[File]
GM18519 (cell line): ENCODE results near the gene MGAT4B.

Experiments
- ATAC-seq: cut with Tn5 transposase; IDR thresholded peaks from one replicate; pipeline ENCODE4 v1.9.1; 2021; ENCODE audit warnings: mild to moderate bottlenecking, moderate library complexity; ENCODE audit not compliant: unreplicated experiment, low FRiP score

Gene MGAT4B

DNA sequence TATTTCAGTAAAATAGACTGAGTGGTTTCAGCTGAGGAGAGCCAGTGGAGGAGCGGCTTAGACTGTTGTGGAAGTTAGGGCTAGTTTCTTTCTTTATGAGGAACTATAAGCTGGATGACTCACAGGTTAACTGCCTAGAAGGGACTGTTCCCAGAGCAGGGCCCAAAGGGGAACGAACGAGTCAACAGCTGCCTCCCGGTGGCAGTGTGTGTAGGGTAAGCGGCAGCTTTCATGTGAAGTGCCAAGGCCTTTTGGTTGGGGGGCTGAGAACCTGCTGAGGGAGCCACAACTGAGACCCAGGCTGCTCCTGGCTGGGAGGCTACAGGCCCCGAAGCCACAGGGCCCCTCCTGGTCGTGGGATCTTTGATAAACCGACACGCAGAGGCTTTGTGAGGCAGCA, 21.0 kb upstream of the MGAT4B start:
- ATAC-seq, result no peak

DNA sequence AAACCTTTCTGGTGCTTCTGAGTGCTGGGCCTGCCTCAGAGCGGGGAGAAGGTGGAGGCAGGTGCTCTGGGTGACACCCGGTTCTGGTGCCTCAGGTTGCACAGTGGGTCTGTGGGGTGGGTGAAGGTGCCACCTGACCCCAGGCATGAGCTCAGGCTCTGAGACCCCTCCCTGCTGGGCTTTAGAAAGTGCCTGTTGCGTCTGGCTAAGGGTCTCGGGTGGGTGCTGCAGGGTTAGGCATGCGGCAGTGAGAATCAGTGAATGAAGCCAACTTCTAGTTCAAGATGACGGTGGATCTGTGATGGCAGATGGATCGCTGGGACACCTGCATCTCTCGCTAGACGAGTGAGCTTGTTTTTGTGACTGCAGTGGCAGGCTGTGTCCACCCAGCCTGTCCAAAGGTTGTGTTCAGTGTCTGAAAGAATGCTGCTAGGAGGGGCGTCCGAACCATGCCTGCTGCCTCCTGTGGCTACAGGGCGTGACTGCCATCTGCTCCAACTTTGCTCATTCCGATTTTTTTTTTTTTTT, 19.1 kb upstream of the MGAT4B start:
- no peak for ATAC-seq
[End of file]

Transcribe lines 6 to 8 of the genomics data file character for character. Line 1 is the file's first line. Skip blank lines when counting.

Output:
- ATAC-seq, result no peak

DNA sequence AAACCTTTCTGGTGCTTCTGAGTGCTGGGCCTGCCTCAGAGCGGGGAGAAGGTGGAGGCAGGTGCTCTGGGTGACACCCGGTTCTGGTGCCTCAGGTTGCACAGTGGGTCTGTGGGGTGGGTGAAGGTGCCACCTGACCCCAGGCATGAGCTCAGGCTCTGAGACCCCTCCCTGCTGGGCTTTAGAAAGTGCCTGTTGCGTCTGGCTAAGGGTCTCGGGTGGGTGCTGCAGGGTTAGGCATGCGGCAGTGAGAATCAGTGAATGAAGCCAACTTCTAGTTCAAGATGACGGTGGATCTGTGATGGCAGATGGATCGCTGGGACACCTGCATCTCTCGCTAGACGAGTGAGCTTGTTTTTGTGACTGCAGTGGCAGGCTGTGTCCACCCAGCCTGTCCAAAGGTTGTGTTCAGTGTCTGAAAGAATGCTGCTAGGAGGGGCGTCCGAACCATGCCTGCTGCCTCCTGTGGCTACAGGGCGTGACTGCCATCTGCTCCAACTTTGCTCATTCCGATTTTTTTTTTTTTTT, 19.1 kb upstream of the MGAT4B start:
- no peak for ATAC-seq